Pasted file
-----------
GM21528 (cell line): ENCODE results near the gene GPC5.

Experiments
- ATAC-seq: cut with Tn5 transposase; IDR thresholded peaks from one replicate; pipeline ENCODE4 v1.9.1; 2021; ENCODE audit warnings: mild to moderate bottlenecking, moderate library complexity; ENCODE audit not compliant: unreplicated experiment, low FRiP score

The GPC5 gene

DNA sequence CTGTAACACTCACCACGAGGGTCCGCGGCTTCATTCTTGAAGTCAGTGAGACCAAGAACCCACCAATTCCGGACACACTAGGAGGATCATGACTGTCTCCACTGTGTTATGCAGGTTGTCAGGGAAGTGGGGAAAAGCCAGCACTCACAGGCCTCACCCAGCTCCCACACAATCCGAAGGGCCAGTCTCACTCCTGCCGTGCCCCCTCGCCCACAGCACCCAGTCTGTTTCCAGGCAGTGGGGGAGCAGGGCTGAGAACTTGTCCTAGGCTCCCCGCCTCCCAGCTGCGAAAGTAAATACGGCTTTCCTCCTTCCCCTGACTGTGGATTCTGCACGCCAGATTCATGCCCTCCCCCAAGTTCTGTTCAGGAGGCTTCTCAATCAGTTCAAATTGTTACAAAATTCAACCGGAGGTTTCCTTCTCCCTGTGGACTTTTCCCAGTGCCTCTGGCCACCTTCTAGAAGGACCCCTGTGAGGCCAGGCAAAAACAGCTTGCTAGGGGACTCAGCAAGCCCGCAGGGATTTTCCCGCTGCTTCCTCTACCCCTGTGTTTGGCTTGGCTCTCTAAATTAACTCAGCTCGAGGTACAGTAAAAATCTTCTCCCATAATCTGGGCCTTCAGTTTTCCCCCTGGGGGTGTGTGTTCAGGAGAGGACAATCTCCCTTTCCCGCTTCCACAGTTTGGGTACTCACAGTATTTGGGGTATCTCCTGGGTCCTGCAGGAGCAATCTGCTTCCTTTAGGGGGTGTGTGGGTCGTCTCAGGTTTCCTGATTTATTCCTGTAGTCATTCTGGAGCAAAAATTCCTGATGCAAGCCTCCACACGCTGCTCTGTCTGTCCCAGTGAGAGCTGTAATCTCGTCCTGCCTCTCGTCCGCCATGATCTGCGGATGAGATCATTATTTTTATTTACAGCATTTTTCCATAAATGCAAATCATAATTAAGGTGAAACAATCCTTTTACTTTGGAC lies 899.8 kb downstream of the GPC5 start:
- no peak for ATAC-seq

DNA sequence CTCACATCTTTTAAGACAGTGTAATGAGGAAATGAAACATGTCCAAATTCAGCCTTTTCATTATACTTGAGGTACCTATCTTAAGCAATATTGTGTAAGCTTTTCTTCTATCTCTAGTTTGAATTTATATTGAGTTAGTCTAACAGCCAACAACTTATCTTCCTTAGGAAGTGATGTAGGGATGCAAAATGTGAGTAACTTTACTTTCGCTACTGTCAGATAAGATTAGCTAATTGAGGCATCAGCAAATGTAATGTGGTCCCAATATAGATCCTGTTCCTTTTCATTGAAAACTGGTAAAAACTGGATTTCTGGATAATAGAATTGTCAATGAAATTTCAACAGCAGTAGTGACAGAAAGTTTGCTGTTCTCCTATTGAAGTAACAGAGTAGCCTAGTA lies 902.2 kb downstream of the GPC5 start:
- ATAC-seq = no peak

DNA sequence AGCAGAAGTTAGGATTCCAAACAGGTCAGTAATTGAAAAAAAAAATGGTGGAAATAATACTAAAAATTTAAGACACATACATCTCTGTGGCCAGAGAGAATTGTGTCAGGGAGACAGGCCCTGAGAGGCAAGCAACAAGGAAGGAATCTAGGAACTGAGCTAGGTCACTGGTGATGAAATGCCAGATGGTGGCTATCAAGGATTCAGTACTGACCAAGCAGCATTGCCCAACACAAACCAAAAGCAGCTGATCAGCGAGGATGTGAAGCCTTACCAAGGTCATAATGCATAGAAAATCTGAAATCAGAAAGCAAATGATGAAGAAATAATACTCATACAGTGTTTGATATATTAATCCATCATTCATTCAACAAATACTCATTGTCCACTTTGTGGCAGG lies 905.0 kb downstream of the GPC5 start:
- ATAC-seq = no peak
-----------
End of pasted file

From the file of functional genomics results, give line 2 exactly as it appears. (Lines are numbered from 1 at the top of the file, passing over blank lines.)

Experiments